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Bad news: One of Kepler’s four reaction wheels — used to orient the space telescope — has failed.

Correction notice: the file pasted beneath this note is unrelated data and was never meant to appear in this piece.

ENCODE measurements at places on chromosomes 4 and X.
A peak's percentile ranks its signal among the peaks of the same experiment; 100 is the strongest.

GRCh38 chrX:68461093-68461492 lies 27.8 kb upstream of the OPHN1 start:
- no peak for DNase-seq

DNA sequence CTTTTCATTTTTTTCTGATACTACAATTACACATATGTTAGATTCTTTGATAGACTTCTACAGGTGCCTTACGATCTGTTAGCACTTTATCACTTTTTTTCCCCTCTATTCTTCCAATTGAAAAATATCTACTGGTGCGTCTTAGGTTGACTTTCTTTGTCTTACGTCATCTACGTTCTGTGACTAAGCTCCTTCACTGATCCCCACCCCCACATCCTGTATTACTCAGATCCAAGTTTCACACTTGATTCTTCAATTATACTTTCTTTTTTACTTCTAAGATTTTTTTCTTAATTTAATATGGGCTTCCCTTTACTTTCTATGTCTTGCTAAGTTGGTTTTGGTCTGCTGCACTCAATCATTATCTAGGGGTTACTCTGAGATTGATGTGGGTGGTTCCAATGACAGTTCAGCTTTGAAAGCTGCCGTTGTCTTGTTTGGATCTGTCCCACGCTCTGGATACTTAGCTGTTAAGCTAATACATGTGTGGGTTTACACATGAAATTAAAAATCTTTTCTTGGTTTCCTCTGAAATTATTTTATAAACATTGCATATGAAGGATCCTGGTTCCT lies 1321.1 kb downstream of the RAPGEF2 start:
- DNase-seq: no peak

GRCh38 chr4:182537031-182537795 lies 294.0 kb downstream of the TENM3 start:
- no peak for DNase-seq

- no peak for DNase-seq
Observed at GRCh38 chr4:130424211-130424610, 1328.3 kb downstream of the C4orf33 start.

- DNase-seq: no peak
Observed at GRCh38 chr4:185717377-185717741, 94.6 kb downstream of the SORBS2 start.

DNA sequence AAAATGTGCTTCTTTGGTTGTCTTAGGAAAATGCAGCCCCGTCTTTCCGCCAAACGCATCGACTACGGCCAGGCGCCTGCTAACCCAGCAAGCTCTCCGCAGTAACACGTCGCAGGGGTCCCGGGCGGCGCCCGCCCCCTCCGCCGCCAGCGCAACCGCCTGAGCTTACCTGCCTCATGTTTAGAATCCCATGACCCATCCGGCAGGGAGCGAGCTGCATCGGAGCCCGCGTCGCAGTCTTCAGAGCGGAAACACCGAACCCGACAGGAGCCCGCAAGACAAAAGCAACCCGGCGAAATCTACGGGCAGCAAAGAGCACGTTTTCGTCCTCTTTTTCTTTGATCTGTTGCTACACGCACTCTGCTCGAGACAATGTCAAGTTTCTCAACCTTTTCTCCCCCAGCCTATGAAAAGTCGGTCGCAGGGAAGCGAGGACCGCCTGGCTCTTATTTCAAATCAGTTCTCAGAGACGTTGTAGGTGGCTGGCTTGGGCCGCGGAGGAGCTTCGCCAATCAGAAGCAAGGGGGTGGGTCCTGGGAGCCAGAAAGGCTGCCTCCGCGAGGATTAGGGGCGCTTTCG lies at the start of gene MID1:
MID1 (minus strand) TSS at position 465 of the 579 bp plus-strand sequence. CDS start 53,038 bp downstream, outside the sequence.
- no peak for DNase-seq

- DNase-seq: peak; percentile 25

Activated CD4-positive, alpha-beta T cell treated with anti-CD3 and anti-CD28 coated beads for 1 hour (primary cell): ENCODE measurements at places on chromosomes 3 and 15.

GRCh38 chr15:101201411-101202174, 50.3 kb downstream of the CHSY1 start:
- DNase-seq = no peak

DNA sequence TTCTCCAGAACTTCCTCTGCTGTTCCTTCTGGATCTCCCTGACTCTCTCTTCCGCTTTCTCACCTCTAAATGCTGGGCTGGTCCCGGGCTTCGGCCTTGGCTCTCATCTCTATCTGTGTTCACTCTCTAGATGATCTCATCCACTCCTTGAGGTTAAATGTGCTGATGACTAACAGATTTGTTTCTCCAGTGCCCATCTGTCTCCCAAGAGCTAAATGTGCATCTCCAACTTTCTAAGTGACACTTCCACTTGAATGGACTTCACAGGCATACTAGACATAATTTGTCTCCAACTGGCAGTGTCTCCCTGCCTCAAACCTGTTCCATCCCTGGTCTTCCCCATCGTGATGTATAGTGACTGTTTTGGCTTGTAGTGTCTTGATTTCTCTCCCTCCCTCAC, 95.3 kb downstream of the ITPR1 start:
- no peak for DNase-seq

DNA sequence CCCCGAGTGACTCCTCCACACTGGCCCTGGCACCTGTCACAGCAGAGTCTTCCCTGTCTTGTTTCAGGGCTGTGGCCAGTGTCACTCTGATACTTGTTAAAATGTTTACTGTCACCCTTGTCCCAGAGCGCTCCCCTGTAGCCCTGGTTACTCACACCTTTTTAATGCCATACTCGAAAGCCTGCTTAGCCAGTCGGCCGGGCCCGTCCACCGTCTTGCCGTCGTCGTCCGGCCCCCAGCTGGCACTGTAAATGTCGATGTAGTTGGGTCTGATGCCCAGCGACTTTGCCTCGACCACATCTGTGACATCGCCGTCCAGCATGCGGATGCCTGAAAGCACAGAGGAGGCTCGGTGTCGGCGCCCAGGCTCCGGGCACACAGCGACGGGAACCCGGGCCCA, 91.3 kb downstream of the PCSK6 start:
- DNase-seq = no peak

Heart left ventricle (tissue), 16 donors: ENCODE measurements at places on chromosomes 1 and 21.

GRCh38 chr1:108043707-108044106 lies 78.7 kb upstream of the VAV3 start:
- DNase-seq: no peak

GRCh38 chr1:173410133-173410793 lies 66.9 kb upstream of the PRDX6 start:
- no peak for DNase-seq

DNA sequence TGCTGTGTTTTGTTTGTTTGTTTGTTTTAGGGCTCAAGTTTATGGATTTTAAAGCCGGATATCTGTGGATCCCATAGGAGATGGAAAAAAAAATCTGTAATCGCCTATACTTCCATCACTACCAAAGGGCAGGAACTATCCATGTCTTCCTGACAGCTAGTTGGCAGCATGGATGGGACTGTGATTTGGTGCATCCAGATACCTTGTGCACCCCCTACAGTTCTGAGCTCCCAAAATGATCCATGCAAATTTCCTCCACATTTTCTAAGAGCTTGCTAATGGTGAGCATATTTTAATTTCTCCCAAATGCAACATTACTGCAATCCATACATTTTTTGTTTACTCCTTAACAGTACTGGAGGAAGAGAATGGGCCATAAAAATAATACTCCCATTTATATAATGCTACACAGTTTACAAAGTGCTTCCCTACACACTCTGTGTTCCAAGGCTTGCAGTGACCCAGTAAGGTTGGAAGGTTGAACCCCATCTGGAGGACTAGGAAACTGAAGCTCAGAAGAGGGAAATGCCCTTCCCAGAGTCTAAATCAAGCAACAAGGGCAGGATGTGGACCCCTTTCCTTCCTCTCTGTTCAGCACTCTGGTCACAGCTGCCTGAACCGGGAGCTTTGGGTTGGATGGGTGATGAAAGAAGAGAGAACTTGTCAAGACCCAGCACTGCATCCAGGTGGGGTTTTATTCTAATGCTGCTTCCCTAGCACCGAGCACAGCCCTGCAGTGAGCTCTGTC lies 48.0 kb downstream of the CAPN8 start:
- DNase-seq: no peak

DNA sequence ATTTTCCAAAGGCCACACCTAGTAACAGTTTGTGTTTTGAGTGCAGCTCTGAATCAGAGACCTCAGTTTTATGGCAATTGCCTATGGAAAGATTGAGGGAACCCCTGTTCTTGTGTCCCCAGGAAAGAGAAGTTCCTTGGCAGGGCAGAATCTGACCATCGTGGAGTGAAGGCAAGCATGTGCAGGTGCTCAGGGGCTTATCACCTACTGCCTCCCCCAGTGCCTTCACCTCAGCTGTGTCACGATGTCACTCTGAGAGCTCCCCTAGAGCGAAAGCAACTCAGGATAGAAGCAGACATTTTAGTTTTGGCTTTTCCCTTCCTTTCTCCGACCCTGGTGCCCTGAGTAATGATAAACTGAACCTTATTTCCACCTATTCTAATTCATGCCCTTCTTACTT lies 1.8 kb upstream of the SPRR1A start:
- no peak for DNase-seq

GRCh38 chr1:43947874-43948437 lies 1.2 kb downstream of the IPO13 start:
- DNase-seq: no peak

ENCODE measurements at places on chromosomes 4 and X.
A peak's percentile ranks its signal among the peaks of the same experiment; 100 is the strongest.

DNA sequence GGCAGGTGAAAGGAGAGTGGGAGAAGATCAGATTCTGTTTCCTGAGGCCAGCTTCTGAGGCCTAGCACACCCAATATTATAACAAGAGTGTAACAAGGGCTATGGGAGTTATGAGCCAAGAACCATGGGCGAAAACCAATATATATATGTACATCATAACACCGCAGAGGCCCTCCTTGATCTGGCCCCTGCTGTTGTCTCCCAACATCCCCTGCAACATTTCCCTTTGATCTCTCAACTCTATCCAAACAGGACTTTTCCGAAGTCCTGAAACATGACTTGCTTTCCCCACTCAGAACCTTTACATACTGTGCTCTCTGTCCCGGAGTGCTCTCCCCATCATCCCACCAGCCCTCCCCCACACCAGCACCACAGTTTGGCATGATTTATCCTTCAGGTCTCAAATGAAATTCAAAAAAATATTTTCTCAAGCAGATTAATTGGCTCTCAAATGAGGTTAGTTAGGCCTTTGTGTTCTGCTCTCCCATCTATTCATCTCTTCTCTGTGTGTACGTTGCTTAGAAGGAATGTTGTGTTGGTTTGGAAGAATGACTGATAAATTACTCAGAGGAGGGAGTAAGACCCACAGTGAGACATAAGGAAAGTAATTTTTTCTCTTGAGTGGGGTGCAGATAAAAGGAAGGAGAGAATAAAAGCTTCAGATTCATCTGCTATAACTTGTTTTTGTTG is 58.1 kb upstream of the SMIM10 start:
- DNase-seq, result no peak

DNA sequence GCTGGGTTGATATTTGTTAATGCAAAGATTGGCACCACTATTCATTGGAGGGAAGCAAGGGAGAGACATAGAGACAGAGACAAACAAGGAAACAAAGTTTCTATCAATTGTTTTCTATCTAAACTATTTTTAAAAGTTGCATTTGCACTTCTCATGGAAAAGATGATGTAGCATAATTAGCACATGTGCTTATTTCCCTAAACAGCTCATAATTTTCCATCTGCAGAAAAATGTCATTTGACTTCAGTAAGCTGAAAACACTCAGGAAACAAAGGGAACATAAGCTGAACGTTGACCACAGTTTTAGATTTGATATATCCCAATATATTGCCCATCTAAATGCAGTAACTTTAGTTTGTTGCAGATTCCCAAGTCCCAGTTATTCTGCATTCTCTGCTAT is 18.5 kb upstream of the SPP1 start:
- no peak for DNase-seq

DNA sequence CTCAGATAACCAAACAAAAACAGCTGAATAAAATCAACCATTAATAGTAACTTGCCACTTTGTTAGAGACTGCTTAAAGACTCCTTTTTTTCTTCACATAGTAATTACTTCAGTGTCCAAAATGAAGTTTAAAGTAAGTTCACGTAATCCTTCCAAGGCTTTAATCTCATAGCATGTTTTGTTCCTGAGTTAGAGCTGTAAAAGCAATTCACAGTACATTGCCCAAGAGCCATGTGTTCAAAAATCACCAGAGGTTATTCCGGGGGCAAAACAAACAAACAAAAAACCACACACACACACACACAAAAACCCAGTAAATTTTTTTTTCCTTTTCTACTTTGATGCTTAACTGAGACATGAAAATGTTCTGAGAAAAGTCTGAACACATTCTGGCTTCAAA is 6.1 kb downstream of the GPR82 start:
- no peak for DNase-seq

Kepler only needs three wheels to function – one to control the probe’s motion along each axis – and the probe resumed its observations on 20 July. “Kepler is functioning very well on three reaction wheels,” says mission manager Roger Hunter of NASA’s Ames Research Center in Moffett Field, California. If the glitch can’t be fixed, though, Kepler will be left without a backup wheel. “This is reducing the odds of making the mission go as long as we can,” says Kepler chief scientist William Borucki of NASA Ames, who doubts that Kepler could point accurately enough to look for transiting planets if reduced to two reaction wheels. “It was a disappointing surprise to find this wheel stopped so early.”